Iran nuclear: UN voices 'deep concern' over plans

Ali Ashgar Soltanieh: "It is a regretful, disappointing, politically motivated resolution which has nothing in it"

The UN's nuclear watchdog has passed a resolution expressing "deep and increasing concern" about Iran's nuclear programme.

The IAEA resolution called on Iran to clear up outstanding questions about its nuclear capabilities, but did not refer it to the UN Security Council.

A recent IAEA report said Iran had carried out tests "relevant to the development of a nuclear device".

Iran's IAEA envoy said the resolution would only strengthen Iran's resolve.

"It will be business as usual... We will continue our work as before," Ali Ashgar Soltanieh told reporters.

Iran insists that it is enriching uranium only to use as fuel for nuclear power stations. However, the US and its allies believe it is trying to develop a nuclear weapon.

Hard-hitting

The resolution was adopted by 32 votes against two - Cuba and Ecuador - at an IAEA meeting in Vienna.

The IAEA has been debating its recent hard-hitting report on Iran - released last week in the Austrian capital.

Analysis

The IAEA board has voted to express its deep concern about Iran and asked Director General Yukiya Amano to report back in March. But it has not referred Iran to the UN for further sanctions. In other words, criticism but no immediate action.

This is the result of a compromise agreed among the six countries which routinely take the lead in talks with Iran - the US, the UK, France, Germany, Russia, and China. The four Western countries would have preferred moves towards more sanctions but Russia and China said no. Instead, a resolution criticising Iran was drawn up.

Western diplomats are happy that the six countries have agreed a single response to Iran. But it is not yet clear what kind of impact a statement of criticism will have on the government of the Islamic Republic.

The resolution asks Iran to clarify matters "to exclude the existence of possible military dimensions" to its nuclear programme.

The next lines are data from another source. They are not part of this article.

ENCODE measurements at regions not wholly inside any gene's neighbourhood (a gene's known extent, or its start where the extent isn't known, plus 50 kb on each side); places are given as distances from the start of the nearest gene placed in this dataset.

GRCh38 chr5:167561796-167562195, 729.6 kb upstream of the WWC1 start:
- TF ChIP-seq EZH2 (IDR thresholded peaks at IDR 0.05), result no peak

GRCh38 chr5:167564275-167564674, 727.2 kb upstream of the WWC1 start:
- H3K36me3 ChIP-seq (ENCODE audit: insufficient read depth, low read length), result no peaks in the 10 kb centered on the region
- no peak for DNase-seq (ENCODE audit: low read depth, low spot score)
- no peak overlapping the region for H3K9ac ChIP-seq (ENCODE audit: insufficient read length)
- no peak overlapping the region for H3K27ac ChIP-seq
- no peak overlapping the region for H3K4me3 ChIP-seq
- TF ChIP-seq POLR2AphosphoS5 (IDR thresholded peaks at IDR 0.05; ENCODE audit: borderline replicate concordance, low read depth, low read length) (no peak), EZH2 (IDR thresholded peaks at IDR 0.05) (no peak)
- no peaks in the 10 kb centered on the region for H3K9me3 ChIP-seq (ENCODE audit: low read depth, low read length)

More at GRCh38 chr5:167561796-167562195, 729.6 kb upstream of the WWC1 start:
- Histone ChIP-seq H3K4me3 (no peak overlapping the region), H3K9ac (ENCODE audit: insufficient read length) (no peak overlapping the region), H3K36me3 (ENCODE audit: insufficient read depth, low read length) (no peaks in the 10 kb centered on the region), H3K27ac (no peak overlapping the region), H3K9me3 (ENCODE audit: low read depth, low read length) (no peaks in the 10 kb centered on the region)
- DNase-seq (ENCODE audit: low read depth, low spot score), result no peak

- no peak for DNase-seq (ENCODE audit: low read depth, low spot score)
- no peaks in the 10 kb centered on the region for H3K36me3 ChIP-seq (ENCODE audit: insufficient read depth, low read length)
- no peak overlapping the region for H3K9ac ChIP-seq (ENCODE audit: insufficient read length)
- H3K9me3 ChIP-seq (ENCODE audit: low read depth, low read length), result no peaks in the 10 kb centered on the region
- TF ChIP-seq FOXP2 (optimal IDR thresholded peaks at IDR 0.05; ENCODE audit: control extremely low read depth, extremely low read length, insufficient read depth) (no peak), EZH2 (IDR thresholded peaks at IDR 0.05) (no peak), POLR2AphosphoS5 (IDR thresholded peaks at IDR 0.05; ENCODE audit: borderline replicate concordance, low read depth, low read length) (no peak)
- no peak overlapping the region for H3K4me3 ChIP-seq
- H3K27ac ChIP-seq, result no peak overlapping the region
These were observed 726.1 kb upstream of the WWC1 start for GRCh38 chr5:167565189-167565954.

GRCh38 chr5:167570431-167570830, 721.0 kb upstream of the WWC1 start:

The document also says it is "essential for Iran and the agency to intensify their dialogue".

BBC diplomatic correspondent Jonathan Marcus says the resolution - drawn up by the US, Britain, China, France, Russia, and also Germany - is essentially a trade-off.

Russia and China have come on board to share in the concern about Iran, but the resolution itself is thus less tough than the US and its allies would have wanted, he says.

US envoy to the IAEA Glyn Davies rejected criticism that the resolution was too weak.

"This resolution... gives us the tools we need to get the job done," he said.

The White House also welcomed the IAEA resolution.

Spokesman Jay Carney said it exposed "the hollowness of Iran's claims" that its nuclear programme was purely for civilian purposes.

Plot

The General Assembly also overwhelmingly backed a resolution condemning an alleged assassination plot targeting the Saudi ambassador to the US, which Washington has accused Iran of being behind.

Without directly accusing Tehran of the plot, the resolution called on it to "to comply with all of its obligations under international law" and to "co-operate with states seeking to bring to justice all those who participated in the planning, sponsoring, organisation and attempted execution of the plot."

Iran has strongly denied any involvement in the plot and sought to have all references to it removed from the resolution, which was proposed by Saudi Arabia.

Tehran has threatened to take legal action against the IAEA for issuing its recent report.

Iran alleged that the report's findings were made under political pressure from the US.

The IAEA has proposed sending a high-level mission to Iran to address the fears.

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